Canadian Pizza Magazine

Features In the Kitchen Ingredients
Matching Tastes

Matching bouquet and bordeaux with pizza


March 24, 2008
By Canadian Pizza

Topics

A little over a year ago, Ontario-based Topper’s Pizza
launched their specialty pizza and wine-pairing program. Now, several
months later, the program continues with strong results – so strong
that some of their larger competitors have moved towards similar
campaigns.

 toppersmay27-02
Topper’s patriarch Ron Toppazzini, left, and master winemaker Paul Bosc Sr., right, serve up a little lunch to contest winner Rob Delo. The Burlington firefighter was the grand prizewinner of the wine country getaway from the Ontario-based pizza company. 

A little over a year ago, Ontario-based Topper’s Pizza launched their specialty pizza and wine-pairing program. Now, several months later, the program continues with strong results – so strong that some of their larger competitors have moved towards similar campaigns.

For Keith Toppazzini, the idea of pairing certain specialty pizzas with Ontario wines was part of the evolution of customer care.
“We see the trend is moving towards more in-home (dining). We see it already in other areas,” Toppazzini said. “We don’t see ourselves as in the business of pizza, we see ourselves as being in the meal replacement business. In our research and development, we don’t think ‘pizza,’ we think flavour and experience.”

The Topper’s chain celebrated their concept with a customer contest. Recently, winner Rob Delo enjoyed a wine-country getaway with 15 friends and family, complete with a wine tasting, and food-pairing lesson at Niagara-on-the-Lake’s renowned Château des Charmes.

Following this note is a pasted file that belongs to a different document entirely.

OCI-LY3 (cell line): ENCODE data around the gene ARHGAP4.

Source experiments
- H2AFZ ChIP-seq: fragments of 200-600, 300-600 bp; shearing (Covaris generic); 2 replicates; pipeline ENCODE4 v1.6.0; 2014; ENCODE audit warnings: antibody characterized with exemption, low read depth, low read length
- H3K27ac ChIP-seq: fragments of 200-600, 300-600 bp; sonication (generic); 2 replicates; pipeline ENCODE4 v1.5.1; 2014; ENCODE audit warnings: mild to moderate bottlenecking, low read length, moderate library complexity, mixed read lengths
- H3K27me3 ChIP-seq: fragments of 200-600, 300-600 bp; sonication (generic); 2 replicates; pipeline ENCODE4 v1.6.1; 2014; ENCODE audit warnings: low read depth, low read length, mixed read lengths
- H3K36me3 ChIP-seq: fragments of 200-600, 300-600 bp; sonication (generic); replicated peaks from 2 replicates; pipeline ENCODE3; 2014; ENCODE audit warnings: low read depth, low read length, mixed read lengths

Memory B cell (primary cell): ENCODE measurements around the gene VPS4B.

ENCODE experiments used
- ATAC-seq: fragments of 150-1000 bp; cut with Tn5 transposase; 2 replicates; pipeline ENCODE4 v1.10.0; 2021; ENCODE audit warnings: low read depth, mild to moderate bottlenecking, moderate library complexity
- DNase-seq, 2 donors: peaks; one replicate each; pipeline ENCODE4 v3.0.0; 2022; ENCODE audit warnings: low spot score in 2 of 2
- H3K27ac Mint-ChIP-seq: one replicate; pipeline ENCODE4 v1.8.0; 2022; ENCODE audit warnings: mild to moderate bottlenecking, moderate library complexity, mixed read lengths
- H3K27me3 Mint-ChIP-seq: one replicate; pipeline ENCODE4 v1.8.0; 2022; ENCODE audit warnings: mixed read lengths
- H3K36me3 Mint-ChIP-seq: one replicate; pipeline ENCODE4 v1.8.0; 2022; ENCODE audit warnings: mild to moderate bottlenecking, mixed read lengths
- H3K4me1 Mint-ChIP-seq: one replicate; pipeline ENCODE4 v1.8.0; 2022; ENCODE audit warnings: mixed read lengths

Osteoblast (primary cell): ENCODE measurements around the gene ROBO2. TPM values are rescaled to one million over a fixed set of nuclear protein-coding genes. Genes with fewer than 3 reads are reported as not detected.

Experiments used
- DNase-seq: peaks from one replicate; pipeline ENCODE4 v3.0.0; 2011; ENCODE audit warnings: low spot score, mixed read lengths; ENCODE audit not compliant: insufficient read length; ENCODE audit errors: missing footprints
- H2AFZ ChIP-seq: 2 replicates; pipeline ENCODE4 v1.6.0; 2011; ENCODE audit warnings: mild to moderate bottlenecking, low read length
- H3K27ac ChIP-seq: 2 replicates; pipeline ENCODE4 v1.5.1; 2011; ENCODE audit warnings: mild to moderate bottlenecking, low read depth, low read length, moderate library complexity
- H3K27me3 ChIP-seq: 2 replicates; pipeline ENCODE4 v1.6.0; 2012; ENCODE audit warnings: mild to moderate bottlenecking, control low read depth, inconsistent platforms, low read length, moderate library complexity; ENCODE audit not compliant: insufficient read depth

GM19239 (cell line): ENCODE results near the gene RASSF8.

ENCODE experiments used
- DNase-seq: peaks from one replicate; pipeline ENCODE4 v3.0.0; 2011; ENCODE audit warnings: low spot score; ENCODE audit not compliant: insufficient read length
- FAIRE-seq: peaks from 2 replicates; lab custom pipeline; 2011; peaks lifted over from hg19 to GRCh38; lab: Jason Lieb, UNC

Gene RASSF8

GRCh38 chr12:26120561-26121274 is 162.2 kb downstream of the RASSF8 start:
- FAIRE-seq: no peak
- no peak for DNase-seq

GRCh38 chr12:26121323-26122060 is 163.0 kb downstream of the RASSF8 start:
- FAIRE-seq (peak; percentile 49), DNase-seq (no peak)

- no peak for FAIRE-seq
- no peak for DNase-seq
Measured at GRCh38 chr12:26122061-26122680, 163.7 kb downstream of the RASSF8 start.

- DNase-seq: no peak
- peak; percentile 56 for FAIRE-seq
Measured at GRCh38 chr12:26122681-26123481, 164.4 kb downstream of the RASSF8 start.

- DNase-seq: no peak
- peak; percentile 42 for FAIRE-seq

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“The key to a good match is the wine should taste the same before the food and after the food,” said Michele Bosc. The Bosc family has been making award-winning wines since the 1960s.

In presenting proper tasting technique, Bosc said there are a number of steps to determining what makes a good wine match:
1Look at the wine. Hold it against a white surface to analyze the colour. Ever wondered why fine restaurants have white linens? That’s part of the reason.

2Hold the glass by the stem, never by the bowl. That will warm the wine. Twirl the wine around in the glass to release aroma.
3Taste the wine twice. The first sip is meant to coat the palate and prepare the mouth for the full flavour of a fine wine. With the second taste the true flavours will be pronounced. The mouth can assess the weight and texture. “If you can still taste the wine after you swallow, you have a good wine.”

When Topper’s launched their campaign, the initial goal was a trial for a limited time. However, the success has led the pizzeria chain to broaden their matches and include more Ontario wines.

At the launch last October, Toppazzini explained that in developing the wine pairings, the goal was also to cater to the interests and tastes of a segment of their adult consumers who already consider themselves aficionados, as well as drawing a new experience to those who are interested in cultivating a taste for good wines.

Toppazzini has also recognized the potential of co-operative selling. Traditionally, family pizzas have been sold in pairs, with one menu for the adults, and a second for the children. Not to neglect these equally important decision-makers, Toppazzini has suggested some non-alcoholic beverage pairings might make it into the overall strategy.

“We’re always looking for ways to improve the family dine-in-home experience. Our goal is to improve the dine-in-home experience, not the dine-out experience.”•


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